An Asian-American Virginia Tech student was responsible for killing 33 people today on the school's campus, including himself. If only there had been a more alarmist reaction to the two initial deaths committed at 7:15 a.m. and deemed domestic in nature, considering that authorities did not know whether the killer was still on the loose on campus.

See the emails below. Who was the gunman the authorities had in custody? Did the police make a mistake? And why did they write an email at 9:26 if the first shootings took place at 7:15?

Here are the emails the university administration sent to students: (from CNN)

Time sent: 09:26:24
Subject: Shooting on campus

A shooting incident occurred at West Ambler Johnston earlier this morning. Police are on the scene and are investigating.
The university community is urged to be cautious and are asked to contact Virginia Tech Police if you observe anything suspicious or with information on the case. Contact Virginia Tech Police at 231-6411

Stay attuned to the We will post as soon as we have more information.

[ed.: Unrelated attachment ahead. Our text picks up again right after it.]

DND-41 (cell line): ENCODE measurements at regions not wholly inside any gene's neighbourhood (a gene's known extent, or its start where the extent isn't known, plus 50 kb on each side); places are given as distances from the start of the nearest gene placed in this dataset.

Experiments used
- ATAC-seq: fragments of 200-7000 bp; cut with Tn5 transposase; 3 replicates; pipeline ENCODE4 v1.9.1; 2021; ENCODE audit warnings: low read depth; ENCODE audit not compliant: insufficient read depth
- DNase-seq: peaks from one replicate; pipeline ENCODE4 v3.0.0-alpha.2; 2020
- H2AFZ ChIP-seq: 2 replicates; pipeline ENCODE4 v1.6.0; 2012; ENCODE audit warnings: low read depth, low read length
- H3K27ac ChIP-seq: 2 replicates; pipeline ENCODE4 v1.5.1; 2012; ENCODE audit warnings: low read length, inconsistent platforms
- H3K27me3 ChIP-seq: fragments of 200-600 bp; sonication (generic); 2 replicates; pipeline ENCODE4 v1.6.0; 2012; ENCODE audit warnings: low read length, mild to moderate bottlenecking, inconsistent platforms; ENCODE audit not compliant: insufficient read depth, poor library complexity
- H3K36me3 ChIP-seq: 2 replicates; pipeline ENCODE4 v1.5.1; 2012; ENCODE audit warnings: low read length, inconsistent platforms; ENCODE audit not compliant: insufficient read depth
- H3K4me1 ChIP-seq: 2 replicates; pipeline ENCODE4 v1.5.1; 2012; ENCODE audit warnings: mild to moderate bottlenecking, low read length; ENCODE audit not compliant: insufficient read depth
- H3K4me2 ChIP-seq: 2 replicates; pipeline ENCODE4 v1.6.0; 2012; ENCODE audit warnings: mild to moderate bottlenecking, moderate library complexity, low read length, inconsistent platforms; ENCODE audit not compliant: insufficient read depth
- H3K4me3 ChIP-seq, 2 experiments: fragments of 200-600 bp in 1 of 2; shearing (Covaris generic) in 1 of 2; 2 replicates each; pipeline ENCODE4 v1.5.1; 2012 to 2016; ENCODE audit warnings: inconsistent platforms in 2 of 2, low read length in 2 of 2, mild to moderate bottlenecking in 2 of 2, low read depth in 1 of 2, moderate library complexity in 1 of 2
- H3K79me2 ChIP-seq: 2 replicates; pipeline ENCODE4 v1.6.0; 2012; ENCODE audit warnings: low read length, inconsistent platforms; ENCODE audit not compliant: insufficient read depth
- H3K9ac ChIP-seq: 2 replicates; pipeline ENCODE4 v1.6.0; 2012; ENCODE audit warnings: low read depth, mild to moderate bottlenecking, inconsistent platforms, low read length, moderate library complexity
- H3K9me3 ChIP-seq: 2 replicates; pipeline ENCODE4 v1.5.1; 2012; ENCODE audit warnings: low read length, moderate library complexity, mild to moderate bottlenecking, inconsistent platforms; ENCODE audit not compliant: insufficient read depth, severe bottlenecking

Time sent: 9:50 a.m.
Subject: Please stay put

A gunman is loose on campus. Stay in buildings until further notice. Stay away from all windows

Time sent: 10:16:40
Subject: All Classes Canceled; Stay where you are

Virginia Tech has canceled all classes. Those on campus are asked to remain where they are, lock their doors and stay away from windows. Persons off campus are asked not to come to campus.

Time sent: 10:52:45
Subject: Second Shooting Reported; Police have one gunman in custody

In addition to an earlier shooting today in West Ambler Johnston, there has been a multiple shooting with multiple victims in Norris Hall.
Police and EMS are on the scene.
Police have one shooter in custody and as part of routine police procedure, they continue to search for a second shooter.
All people in university buildings are required to stay inside until further notice.
All entrances to campus are closed.

Sunday, April 15, 2007

There was an article in the NYTimes about how Leslie Feist is going to be the next big thing, by the looks of her upcoming album. This Canadian singer has been one of my favorites for the past few months, just on the basis of a remix album of her songs called Open Season.